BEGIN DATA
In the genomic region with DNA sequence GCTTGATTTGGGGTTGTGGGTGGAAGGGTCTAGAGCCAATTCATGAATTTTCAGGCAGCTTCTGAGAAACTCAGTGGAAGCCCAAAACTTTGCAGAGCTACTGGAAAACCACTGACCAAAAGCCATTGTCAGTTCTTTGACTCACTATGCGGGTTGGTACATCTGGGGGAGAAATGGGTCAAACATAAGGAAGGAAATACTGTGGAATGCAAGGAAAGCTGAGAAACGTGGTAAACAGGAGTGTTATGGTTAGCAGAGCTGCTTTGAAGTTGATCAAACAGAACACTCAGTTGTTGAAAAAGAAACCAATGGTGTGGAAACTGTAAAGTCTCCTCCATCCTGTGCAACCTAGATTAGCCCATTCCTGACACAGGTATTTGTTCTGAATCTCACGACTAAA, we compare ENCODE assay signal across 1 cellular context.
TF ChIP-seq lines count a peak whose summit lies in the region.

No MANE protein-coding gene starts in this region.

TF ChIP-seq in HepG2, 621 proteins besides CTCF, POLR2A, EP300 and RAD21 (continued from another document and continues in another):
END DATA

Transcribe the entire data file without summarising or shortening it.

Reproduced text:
In the genomic region with DNA sequence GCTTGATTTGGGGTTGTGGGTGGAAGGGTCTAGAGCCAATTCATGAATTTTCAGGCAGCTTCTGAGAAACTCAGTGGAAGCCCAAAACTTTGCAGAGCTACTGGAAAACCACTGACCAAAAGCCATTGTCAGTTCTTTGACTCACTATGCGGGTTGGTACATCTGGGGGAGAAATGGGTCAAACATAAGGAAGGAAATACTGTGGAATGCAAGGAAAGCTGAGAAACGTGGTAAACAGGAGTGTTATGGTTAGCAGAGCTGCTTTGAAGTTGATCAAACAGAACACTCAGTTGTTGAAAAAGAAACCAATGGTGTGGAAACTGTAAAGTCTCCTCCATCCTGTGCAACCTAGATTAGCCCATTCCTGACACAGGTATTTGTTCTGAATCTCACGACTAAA, we compare ENCODE assay signal across 1 cellular context.
TF ChIP-seq lines count a peak whose summit lies in the region.

No MANE protein-coding gene starts in this region.

TF ChIP-seq in HepG2, 621 proteins besides CTCF, POLR2A, EP300 and RAD21 (continued from another document and continues in another):